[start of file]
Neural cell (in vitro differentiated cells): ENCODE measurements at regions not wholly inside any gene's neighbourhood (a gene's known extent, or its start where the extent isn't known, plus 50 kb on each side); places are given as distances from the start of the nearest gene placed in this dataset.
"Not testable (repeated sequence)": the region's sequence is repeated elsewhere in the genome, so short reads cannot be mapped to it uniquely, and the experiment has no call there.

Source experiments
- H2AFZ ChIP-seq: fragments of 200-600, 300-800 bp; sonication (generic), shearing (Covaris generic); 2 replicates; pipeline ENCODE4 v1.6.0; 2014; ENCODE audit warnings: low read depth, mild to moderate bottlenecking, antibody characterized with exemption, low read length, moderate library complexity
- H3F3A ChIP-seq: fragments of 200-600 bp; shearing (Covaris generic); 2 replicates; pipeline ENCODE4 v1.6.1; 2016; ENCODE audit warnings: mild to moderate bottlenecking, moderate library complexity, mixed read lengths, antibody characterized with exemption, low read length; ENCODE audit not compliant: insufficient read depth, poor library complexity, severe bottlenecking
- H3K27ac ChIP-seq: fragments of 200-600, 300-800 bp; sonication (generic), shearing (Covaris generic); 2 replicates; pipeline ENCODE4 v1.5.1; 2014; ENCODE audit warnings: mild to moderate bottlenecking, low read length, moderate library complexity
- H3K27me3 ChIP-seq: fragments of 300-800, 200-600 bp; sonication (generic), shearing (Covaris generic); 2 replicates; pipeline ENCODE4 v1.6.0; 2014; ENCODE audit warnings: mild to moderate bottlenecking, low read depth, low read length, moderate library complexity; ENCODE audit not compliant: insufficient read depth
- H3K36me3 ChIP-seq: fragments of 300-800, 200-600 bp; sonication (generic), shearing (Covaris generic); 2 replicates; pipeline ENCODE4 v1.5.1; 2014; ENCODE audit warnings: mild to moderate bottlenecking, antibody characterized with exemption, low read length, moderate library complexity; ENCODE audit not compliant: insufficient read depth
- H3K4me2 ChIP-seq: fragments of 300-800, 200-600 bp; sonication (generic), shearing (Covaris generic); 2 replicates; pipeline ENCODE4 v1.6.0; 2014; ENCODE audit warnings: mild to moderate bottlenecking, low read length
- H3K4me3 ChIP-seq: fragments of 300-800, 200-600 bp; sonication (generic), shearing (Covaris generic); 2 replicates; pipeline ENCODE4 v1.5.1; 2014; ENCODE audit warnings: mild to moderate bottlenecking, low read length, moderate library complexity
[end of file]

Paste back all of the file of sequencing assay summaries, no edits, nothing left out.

Neural cell (in vitro differentiated cells): ENCODE measurements at regions not wholly inside any gene's neighbourhood (a gene's known extent, or its start where the extent isn't known, plus 50 kb on each side); places are given as distances from the start of the nearest gene placed in this dataset.
"Not testable (repeated sequence)": the region's sequence is repeated elsewhere in the genome, so short reads cannot be mapped to it uniquely, and the experiment has no call there.

Source experiments
- H2AFZ ChIP-seq: fragments of 200-600, 300-800 bp; sonication (generic), shearing (Covaris generic); 2 replicates; pipeline ENCODE4 v1.6.0; 2014; ENCODE audit warnings: low read depth, mild to moderate bottlenecking, antibody characterized with exemption, low read length, moderate library complexity
- H3F3A ChIP-seq: fragments of 200-600 bp; shearing (Covaris generic); 2 replicates; pipeline ENCODE4 v1.6.1; 2016; ENCODE audit warnings: mild to moderate bottlenecking, moderate library complexity, mixed read lengths, antibody characterized with exemption, low read length; ENCODE audit not compliant: insufficient read depth, poor library complexity, severe bottlenecking
- H3K27ac ChIP-seq: fragments of 200-600, 300-800 bp; sonication (generic), shearing (Covaris generic); 2 replicates; pipeline ENCODE4 v1.5.1; 2014; ENCODE audit warnings: mild to moderate bottlenecking, low read length, moderate library complexity
- H3K27me3 ChIP-seq: fragments of 300-800, 200-600 bp; sonication (generic), shearing (Covaris generic); 2 replicates; pipeline ENCODE4 v1.6.0; 2014; ENCODE audit warnings: mild to moderate bottlenecking, low read depth, low read length, moderate library complexity; ENCODE audit not compliant: insufficient read depth
- H3K36me3 ChIP-seq: fragments of 300-800, 200-600 bp; sonication (generic), shearing (Covaris generic); 2 replicates; pipeline ENCODE4 v1.5.1; 2014; ENCODE audit warnings: mild to moderate bottlenecking, antibody characterized with exemption, low read length, moderate library complexity; ENCODE audit not compliant: insufficient read depth
- H3K4me2 ChIP-seq: fragments of 300-800, 200-600 bp; sonication (generic), shearing (Covaris generic); 2 replicates; pipeline ENCODE4 v1.6.0; 2014; ENCODE audit warnings: mild to moderate bottlenecking, low read length
- H3K4me3 ChIP-seq: fragments of 300-800, 200-600 bp; sonication (generic), shearing (Covaris generic); 2 replicates; pipeline ENCODE4 v1.5.1; 2014; ENCODE audit warnings: mild to moderate bottlenecking, low read length, moderate library complexity